Wednesday night’s session of the East Design Review Board will represent another step in the block by block transformation of Capitol Hill with two projects that will create nearly 100 new homes including new condos on Belmont and new microhousing on Boylston.
301 Belmont Ave E
A new condominium project is coming to this corner just below Broadway replacing a 1908-built fourplex.
301 Belmont Ave E
The plan from a group of investors including OLT Capital and the architects at Wokshop AD calls for a seven-story, 34 condo unit project that will include one unit meeting “the City’s affordable housing incentive criteria” affording the project its extra height and scale under pre-Mandatory Housing Affordability incentives. The developers purchased the property last June for $2 million. Continue reading
Wednesday morning, Mayor Jenny Durkan will be at Capitol Hill Housing’s affordable 12th Ave Arts building to sign into law the expansion of Seattle’s Mandatory Housing Affordability program into neighborhoods across the city including Capitol Hill. Wednesday night, a project to create some 350 new market rate apartments on First Hill will go before the design board for its first review.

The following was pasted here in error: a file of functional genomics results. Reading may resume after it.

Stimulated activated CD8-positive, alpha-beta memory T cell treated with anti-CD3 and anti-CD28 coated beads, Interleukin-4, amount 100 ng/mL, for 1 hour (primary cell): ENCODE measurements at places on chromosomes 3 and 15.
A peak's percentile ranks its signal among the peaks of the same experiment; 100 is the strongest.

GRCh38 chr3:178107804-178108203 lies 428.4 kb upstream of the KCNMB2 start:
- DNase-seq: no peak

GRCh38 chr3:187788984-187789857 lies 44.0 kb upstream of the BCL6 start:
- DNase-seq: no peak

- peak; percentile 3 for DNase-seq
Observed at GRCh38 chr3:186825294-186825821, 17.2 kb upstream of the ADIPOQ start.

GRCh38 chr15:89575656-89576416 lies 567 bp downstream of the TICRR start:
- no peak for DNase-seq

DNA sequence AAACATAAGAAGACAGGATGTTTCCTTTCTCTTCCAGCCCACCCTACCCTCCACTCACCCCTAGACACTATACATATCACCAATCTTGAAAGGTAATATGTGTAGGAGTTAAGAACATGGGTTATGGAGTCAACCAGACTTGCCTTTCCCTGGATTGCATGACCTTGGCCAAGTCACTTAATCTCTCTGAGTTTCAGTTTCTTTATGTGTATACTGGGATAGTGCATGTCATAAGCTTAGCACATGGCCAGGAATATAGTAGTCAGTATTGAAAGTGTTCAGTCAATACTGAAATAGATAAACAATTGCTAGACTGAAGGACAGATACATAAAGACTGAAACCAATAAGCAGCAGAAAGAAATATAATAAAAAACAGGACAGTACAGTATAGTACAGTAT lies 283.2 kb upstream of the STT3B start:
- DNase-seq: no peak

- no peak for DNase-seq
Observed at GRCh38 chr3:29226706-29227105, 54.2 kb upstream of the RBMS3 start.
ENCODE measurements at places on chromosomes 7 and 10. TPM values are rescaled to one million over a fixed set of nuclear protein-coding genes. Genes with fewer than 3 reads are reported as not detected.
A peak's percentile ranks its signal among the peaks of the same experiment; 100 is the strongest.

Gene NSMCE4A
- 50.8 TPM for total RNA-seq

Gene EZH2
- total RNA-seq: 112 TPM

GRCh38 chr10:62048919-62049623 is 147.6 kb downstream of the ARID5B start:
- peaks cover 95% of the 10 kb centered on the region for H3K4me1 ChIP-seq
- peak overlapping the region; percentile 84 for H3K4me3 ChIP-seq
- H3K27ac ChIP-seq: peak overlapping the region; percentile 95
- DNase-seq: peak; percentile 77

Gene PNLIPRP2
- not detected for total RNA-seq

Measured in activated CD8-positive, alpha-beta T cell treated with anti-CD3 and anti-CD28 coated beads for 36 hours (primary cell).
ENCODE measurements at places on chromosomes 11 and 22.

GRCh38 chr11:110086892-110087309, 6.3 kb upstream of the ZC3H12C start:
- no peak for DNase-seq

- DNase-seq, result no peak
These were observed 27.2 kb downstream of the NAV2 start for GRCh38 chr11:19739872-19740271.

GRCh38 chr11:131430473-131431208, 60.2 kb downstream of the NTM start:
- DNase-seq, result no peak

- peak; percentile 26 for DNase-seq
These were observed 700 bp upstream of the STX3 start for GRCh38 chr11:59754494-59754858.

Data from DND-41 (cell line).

While the timing of the eight-story project means its developer won’t be required to pay into the MHA pool — projects vested to a Land Use Code in effect before the upzones won’t be subject to the expanded program — the new development planned for 1100 Boylston will replace a surface parking lot with lots of new First Hill housing.
Design review: 1100 Boylston Ave
In a booming city full of redesign and redevelopment, Capitol Hill design and architecture firm Board and Vellum has decided 15th Ave E is the place for it to grow, too.
“Board and Vellum has grown from a staff of one back in 2011 to just under 40 people today,” firm principal Jeff Pelletier tells CHS. “We have seen tremendous growth in our landscape architecture and interior design studios and being able to occupy the whole building will mean we have certainty of where we will work for years to come while accommodating any future growth in our staff size.”
That growth means Board and Vellum has undertaken two of its most important design projects yet. Continue reading
Olive Way’s Flatiron